Legette-Jack took over a program that had averaged 21 losses over the previous four years. The Bulls’ record improved each of her first six years on the job. In her third year, they reached the MAC Tournament semifinals for the second time in program history. In 2016, they won it and made their first trip to the NCAAs.
The Bulls were picked last in the league that year. At one point, Legette-Jack put a piece of paper in her office drawer that read, “Why not us? Why not now?” They entered the MAC tourney as an eighth seed, then won the title on a bank shot by Stephanie Reid at the buzzer in overtime. They were the lowest seed ever to win it.
It was a masterful coaching job, a testament to having faith in your phenomenal women. Legette-Jack played all 12 players in that title game in Cleveland, some who rarely saw action. She sat Reid for a long stretch of the fourth quarter, allowing a freshman named Gabi Bade to shine in the big moment.
The team rewarded her, lifting Legette-Jack to the first NCAA tourney berth of her basketball career. Every one of those 12 players had a part in it.
“It’s just a basketball game,” she said. “That’s one thing I am gifted with from Him, from God. I just think when you put somebody in a box, you don’t just minimize them, you minimize yourself. I want to see everybody for who they are.”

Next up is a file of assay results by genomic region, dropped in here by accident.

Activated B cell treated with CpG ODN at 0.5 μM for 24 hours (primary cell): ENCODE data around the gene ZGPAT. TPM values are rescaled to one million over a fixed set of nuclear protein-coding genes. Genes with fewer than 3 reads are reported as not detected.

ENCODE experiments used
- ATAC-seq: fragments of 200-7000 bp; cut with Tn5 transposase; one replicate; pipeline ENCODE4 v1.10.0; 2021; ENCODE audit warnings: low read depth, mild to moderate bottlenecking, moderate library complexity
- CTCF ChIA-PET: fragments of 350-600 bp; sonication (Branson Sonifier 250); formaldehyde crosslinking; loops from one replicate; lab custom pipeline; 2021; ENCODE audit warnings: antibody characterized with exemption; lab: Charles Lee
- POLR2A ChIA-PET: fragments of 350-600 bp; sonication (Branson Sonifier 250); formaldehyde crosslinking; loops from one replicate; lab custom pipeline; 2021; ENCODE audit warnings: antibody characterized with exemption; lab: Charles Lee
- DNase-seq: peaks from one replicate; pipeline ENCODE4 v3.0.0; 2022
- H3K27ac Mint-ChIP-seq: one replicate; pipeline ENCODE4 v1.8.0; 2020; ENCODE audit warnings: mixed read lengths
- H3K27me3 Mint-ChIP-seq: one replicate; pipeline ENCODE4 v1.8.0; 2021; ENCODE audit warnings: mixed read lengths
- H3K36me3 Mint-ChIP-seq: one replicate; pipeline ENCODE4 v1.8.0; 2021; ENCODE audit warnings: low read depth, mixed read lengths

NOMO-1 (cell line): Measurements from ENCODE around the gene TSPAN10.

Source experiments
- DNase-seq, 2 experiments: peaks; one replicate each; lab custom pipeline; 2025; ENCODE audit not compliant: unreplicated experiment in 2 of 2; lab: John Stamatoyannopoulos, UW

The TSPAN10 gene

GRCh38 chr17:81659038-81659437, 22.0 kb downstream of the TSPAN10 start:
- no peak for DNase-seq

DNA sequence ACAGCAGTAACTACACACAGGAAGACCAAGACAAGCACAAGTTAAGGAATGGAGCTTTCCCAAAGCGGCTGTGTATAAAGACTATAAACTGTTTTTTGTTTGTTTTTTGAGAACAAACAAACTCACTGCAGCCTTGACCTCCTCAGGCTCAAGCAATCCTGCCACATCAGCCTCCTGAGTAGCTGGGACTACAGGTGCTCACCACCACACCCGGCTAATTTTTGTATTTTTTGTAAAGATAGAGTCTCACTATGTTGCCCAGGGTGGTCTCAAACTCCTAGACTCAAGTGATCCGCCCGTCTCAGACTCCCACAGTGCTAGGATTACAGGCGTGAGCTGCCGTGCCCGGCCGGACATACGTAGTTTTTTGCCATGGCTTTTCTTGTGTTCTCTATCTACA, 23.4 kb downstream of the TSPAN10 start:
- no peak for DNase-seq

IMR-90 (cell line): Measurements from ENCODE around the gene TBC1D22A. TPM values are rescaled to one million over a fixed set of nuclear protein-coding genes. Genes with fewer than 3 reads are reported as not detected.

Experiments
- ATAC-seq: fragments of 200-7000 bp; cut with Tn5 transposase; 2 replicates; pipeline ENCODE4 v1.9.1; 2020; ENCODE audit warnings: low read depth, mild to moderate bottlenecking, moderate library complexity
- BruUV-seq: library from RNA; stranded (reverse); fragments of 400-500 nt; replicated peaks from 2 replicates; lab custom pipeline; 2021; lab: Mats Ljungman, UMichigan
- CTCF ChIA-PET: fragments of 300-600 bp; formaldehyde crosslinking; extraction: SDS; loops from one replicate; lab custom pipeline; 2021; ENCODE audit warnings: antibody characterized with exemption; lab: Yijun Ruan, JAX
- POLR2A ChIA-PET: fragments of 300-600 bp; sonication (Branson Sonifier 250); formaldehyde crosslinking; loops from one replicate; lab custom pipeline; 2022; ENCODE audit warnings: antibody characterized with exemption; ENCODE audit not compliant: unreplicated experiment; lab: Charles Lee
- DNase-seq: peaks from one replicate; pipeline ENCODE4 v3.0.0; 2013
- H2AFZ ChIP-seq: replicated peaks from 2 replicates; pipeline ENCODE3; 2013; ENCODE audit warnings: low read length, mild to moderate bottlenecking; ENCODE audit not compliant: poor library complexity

Loesing was at that game — as a volunteer assistant. A serious ankle injury had caused her to forgo her senior season and concentrate on her pre-med studies. She did what was best for the team, and she still gets emotional thinking about that championship and how much it meant to the team and her coach.
“She always pushed us to be our best selves both on and off the court — the character, academics, basketball (CAB) slogan she goes by to this day,” Loesing said. “She really means that. I operated three-plus years under the mindset that I had to do whatever it took to improve and get better and grow.
“I translated that to my life,” she said. “It’s taken me very far. She taught me that the best things in life are usually hard, and you need to work hard for them and persevere through adversity.”
Loesing went to Buffalo with the dream of becoming a doctor. She graduated from medical school and is now in an emergency medicine residency at UB and on track to become a practicing physician.
Theresa Onwuka’s ambition was to be a nurse after playing college ball. A native of Nigeria, she also wanted to play for a coach and a school that made her feel at home. She came to UB the year after the first NCAA trip.
“Buffalo was the only school I visited,” Onwuka said. “I loved the team chemistry. We’re like a family. Seeing Coach Jack with the players, I knew she was not just being a coach. She was being like a mother to us. They also had a good nursing program. That was a plus on the side.